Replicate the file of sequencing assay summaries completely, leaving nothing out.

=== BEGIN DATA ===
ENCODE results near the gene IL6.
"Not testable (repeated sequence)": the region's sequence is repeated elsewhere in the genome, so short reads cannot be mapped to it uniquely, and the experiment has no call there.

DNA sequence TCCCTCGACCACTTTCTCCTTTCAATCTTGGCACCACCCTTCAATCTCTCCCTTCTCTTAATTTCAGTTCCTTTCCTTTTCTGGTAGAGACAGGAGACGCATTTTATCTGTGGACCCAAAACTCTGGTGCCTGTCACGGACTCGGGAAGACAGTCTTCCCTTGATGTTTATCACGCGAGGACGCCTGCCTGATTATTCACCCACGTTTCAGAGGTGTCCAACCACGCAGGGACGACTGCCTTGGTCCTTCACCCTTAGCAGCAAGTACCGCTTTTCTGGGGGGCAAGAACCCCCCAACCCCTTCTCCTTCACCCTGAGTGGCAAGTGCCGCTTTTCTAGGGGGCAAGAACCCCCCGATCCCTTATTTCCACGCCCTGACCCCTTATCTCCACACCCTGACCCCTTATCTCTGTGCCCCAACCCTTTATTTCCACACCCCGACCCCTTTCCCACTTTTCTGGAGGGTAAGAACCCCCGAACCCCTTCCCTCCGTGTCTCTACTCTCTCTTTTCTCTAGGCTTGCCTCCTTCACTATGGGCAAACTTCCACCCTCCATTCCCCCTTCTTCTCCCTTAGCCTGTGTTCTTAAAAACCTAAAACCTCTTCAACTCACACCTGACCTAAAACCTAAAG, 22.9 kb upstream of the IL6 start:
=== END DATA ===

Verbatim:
ENCODE results near the gene IL6.
"Not testable (repeated sequence)": the region's sequence is repeated elsewhere in the genome, so short reads cannot be mapped to it uniquely, and the experiment has no call there.

DNA sequence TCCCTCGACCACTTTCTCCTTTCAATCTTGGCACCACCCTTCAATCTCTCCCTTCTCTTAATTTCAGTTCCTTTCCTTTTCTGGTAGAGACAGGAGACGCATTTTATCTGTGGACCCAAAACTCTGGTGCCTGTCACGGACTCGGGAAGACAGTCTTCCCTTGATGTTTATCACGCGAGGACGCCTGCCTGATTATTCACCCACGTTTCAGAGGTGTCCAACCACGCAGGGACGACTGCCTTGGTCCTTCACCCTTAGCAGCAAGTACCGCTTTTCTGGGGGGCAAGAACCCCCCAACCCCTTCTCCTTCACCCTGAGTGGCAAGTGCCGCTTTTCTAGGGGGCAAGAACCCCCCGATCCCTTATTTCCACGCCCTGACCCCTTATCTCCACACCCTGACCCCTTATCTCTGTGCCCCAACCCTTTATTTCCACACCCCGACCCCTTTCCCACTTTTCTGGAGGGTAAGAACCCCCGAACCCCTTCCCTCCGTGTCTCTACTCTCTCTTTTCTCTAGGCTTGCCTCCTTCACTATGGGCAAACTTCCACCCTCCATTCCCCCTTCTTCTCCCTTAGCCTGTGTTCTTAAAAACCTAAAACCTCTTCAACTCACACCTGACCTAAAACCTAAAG, 22.9 kb upstream of the IL6 start: